He writes, he scores!

BRUCE GARRIOCH, SUN MEDIA

, Last Updated: 9:04 AM ET

Dany Heatley is hoping his life story will score with kids.

The Senators sniper doesn't exactly consider himself a wordsmith, but when he was approached by Hockey Canada and author Lorna Schultz-Nicholson last year to put together an autobiography, he thought it was a good idea.

The end result is the 80-page Dominant Dany Heatley, which will be in bookstores Nov. 25.

The book -- designed to be a light, quick read -- tells of Heatley's desire to follow in the footsteps of his father Murray, a former WHA and pro hockey player in Europe.

"We wanted this book to be for kids," Heatley said yesterday in an interview. "We want kids to be able to read it and we hope that we can get more kids reading as a result of putting out this book."

Heatley will hold his official launch Dec. 2, the day before his former team the Atlanta Thrashers are in town.

The rise to NHL superstardom couldn't have been done without his father, Heatley said.

"My dad was a huge influence. I was three when he retired. I never saw him play, but I knew he was good so the hockey respect, and not only the respect that he was my dad, was always there. He was always a gauge of whether I was getting things done right or not."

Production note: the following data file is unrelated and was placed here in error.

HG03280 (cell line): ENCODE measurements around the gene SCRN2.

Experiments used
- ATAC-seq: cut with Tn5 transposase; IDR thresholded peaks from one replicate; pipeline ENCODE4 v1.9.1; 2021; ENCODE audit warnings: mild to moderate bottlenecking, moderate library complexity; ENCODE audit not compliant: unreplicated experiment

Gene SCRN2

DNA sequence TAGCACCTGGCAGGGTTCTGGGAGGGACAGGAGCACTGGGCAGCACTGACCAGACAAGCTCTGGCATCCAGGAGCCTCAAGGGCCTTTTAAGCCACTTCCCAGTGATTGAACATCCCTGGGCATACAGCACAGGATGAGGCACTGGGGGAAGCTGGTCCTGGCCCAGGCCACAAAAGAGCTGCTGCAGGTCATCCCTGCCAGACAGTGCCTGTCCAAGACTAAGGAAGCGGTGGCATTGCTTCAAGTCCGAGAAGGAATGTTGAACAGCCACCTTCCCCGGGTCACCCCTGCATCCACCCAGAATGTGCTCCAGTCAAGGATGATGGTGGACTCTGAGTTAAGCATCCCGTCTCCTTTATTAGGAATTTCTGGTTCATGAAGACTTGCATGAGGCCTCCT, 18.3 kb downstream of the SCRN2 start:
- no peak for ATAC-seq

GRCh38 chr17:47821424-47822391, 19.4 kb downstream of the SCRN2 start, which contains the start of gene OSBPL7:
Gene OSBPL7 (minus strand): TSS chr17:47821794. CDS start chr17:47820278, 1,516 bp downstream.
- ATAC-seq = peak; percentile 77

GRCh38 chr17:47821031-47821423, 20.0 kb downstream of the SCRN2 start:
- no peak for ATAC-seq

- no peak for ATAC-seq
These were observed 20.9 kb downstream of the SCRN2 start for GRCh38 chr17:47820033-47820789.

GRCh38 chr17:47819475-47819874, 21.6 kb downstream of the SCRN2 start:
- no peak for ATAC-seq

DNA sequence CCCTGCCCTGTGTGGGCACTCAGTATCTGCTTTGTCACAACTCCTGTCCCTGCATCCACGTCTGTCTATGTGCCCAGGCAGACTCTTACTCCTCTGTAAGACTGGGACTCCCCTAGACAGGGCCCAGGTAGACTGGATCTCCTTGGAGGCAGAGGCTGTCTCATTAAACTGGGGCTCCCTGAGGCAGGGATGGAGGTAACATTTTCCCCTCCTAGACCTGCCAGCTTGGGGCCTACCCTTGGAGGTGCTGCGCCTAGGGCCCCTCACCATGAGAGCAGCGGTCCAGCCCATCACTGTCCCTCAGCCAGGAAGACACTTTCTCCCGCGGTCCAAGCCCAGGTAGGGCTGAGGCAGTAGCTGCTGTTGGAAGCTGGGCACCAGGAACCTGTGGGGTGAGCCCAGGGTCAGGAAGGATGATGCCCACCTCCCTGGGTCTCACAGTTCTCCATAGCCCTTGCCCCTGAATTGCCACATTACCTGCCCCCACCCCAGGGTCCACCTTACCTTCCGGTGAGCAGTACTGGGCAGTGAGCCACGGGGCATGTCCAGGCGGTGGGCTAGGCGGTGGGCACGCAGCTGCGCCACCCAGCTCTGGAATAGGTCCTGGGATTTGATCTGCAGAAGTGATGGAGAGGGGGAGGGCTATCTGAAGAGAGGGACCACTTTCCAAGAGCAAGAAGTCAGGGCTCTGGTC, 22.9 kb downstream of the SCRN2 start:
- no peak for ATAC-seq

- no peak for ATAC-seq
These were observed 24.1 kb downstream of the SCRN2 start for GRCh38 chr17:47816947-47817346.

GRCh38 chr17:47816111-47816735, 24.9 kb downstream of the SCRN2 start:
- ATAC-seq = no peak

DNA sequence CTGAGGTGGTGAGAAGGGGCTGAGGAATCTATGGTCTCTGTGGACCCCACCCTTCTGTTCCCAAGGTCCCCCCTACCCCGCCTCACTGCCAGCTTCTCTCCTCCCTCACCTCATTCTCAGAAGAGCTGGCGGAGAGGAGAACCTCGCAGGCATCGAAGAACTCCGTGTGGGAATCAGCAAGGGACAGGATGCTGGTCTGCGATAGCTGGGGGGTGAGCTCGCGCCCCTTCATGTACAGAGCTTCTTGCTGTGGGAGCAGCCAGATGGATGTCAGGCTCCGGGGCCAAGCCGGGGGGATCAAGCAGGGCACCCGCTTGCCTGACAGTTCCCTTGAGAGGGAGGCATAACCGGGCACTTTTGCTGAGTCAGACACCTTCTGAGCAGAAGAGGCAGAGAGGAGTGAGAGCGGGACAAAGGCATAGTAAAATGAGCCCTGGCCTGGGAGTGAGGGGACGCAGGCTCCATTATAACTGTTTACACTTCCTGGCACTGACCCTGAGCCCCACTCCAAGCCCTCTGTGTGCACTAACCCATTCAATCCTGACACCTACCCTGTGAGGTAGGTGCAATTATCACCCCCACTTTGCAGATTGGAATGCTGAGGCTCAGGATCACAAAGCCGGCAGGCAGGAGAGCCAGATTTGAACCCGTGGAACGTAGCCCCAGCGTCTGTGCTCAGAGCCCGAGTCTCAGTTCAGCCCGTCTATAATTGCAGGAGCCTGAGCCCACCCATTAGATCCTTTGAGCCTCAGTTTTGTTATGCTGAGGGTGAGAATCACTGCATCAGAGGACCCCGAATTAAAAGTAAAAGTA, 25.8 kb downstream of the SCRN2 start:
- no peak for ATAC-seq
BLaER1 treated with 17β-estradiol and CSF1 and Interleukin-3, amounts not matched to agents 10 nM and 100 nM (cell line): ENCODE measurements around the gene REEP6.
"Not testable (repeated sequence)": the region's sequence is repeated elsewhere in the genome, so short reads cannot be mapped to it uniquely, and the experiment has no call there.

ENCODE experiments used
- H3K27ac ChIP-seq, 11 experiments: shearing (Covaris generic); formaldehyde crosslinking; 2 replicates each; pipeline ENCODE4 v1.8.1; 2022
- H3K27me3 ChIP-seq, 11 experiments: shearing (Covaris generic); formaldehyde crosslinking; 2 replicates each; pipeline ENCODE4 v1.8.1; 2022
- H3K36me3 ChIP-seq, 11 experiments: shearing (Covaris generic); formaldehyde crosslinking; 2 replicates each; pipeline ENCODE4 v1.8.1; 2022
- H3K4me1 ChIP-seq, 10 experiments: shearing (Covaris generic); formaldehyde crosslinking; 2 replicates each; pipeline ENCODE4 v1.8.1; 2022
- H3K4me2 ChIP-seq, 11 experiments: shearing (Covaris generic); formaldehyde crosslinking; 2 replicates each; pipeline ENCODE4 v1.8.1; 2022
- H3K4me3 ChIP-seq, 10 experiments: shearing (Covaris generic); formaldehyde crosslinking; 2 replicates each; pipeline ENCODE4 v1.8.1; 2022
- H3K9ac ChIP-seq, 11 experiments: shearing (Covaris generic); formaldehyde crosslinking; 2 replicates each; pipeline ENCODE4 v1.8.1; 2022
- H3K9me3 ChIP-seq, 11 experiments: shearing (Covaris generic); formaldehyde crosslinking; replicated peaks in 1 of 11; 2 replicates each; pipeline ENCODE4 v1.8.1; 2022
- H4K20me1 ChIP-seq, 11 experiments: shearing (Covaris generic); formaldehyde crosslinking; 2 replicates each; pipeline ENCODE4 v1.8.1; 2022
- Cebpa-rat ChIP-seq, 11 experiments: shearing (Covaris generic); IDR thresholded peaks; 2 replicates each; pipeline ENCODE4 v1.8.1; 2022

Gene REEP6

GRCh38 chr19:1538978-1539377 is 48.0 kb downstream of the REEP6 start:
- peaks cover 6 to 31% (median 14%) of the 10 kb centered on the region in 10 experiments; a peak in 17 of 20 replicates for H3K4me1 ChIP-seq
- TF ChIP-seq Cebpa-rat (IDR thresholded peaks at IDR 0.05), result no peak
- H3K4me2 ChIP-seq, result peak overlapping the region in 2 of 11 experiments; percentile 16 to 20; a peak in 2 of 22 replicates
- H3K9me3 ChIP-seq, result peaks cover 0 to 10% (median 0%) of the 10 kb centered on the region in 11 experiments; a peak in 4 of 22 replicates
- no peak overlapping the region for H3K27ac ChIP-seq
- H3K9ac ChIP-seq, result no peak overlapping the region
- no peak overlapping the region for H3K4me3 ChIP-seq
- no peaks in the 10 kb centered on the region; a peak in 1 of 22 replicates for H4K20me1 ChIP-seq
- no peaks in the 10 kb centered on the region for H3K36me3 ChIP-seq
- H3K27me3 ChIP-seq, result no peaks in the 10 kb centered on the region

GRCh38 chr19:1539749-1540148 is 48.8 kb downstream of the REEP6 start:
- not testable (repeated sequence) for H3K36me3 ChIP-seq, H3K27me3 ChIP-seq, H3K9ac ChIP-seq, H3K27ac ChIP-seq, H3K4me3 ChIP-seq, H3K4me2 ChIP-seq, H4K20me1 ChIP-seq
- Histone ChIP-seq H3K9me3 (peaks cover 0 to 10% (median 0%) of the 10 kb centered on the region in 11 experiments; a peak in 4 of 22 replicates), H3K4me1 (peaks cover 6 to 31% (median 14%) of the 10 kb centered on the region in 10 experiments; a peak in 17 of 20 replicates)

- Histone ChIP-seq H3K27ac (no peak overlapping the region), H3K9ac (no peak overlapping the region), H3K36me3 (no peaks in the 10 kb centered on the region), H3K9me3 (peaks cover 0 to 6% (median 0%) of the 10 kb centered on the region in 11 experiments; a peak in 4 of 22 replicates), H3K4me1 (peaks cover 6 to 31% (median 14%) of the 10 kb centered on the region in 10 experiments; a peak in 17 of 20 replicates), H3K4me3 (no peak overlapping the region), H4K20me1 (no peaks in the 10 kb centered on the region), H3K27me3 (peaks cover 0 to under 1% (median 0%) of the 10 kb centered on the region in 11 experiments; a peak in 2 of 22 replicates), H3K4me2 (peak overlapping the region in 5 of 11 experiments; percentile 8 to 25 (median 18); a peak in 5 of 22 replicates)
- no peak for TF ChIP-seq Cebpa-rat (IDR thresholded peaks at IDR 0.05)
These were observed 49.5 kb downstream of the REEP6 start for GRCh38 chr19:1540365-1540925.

CAR ACCIDENT

Schultz-Nicholson -- who has written similar books with Sidney Crosby, Cassie Campbell and Jarome Iginla, and is the wife of Hockey Canada president Bob Nicholson -- briefly touches on the tragic car accident that took the life of Heatley's former teammate and friend Dan Snyder in Atlanta.

The foreword to the book includes a quote from Wayne Gretzky, who lauds Heatley "for playing for the love of the game."

Stacey McAlpine, Heatley's Calgary-based agent, said some of the profits from the book will be distributed to yet to be named charities and Hockey Canada.

"This is good for (Hockey Canada and myself), and this is good for kids," said Heatley. "You talk to teachers who have trouble getting kids to read and the only books that I read when I was a kid were hockey books. Hopefully, this is a good thing that a lot of kids will read."


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